Whether owner/manager or a professional property manager of a residential rental there are some aspects of good management that apply to every situation. In addition to these five principles, to be successful the landlord must also consider how the rental home is unique, its neighborhood and the sociological and economic factors of the community. See our next post for an additional five principles for a successful professional landlord.
1.Keep your property in top shape.
You should have some funds set aside for replacement and repair. If the home needs paint, paint it before showing for rent. If the air conditioner breaks fix it, etc. A well maintained home attracts the best residents.
2. Be respectful no matter what.
Some people are difficult and high maintenance. Keeping your cool and maintaining respect under fire is essential to the successful landlord. Landlord/Resident relations are full of landmines: late rents, negotiations over requests, maintenance issues. Remember a disrespected resident often does not respect your property. There are many techniques you can employ when dealing with difficult people. Some excellent resources for these techniques are Books on dealing with difficult people, YouTube videos, and The National Association for Community Mediation.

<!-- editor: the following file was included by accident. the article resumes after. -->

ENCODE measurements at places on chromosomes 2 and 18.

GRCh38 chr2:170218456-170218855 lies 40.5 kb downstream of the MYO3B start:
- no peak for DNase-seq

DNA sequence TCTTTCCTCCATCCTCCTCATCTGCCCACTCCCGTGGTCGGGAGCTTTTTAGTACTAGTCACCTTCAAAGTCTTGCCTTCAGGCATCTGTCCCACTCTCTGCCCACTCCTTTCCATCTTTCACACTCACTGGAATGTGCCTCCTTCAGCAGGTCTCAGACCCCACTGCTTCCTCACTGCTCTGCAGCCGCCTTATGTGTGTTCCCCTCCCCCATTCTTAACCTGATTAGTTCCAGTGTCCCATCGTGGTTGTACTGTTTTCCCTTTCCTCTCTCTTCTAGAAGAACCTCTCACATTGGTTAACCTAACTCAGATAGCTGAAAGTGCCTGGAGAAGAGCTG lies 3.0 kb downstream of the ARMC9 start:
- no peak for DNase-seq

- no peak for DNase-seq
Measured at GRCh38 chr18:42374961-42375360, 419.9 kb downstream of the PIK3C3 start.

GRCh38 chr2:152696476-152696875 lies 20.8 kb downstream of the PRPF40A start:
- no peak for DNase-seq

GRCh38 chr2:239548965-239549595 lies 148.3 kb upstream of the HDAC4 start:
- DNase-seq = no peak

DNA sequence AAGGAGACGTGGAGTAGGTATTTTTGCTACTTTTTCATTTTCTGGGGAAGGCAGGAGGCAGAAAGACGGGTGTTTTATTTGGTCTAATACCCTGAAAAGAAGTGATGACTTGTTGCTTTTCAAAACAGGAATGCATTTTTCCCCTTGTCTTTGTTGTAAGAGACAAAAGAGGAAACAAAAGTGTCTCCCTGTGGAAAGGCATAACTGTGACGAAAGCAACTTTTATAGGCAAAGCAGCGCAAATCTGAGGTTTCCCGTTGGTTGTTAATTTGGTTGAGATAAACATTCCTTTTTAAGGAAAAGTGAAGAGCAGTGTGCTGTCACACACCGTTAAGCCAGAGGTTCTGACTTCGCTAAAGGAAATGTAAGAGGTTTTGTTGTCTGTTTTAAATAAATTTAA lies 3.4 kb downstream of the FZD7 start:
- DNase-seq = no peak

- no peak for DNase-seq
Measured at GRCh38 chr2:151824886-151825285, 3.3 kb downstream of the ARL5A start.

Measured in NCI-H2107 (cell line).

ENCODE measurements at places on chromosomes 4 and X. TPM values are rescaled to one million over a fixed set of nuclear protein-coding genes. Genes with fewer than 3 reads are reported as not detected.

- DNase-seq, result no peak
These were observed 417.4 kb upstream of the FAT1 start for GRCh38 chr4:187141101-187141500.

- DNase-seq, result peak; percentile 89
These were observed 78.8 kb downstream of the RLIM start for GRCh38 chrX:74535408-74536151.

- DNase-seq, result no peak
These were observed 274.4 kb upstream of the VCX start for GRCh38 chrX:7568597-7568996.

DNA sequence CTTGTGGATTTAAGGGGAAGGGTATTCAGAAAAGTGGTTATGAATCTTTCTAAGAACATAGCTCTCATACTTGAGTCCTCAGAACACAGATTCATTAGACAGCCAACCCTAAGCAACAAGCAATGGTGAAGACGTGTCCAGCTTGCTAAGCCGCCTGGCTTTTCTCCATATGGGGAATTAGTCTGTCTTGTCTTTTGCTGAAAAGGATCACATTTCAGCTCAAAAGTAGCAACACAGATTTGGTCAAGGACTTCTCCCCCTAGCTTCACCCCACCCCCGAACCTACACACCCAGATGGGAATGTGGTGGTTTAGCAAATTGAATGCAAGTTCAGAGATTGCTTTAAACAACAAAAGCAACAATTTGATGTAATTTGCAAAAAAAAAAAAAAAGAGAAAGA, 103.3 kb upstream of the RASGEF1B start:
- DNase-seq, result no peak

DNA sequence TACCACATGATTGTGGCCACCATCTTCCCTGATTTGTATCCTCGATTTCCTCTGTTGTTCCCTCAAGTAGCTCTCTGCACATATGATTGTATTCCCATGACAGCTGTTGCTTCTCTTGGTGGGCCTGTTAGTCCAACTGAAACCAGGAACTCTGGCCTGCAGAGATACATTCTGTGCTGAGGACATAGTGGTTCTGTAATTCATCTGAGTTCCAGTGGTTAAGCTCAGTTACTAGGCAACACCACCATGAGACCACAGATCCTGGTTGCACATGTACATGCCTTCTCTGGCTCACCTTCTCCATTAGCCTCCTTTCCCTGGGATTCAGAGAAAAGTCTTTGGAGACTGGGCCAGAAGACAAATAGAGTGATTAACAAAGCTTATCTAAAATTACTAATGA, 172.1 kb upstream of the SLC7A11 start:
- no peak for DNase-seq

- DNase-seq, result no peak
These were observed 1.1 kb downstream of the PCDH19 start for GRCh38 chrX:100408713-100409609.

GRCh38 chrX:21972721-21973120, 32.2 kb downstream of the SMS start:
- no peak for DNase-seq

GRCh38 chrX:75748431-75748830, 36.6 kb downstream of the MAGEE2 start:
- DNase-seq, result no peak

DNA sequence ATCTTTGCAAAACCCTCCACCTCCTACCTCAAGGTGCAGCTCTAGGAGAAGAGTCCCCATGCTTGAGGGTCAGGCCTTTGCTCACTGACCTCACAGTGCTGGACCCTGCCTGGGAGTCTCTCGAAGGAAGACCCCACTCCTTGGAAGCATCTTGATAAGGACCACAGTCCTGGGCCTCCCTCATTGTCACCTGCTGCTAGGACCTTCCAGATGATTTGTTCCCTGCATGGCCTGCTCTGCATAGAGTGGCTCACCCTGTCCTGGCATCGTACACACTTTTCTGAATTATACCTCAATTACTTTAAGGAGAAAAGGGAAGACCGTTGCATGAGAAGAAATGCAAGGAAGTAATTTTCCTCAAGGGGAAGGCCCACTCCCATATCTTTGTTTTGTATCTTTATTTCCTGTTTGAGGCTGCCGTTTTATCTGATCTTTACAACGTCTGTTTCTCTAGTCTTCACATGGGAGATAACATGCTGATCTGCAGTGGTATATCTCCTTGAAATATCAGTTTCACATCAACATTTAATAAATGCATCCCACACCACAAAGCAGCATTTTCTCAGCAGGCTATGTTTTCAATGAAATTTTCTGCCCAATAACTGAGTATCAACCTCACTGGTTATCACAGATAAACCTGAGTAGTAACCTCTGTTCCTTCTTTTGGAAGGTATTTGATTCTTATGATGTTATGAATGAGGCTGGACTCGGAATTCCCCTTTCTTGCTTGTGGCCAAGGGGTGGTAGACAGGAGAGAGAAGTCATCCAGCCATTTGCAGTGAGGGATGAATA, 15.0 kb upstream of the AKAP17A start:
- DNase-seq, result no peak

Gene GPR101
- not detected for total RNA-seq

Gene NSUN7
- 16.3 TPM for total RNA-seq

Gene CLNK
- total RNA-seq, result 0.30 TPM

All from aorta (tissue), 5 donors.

3. Keep your word on maintenance requests.
When you tell your resident it will be fixed on Friday, fix it on Friday. This involves work on the part of the landlord to identify a person, or multiple people who can deliver on fixing the problem right the first time and being organized and talented enough to stay on a schedule
4. Screen your residents well.
Your rental income is needed and it can be tempting to “take a chance” on a prospective resident. Remind yourself what happens if they move in and become a problem. By the time they are out you can eat up several months rent out of pocket. Review your procedures and background checks, etc. The worse potential renters are some of the best con artist. You are not the first landlord they duped.
5. Run it like a business
Good business principles can minimize headaches. Document everything. Use a move-in and a move-out report with pictures to accompany your reports. Have a handbook for the residents with your house rules, your policy on security deposits and other useful information such as utility phone numbers, etc. Include this information as part of your lease signing. Let them know up front that you enforce the provisions. Knowing what to expect, up front and understanding what they need to do to get 100% of their security deposit returned, is a breath of fresh air to residents.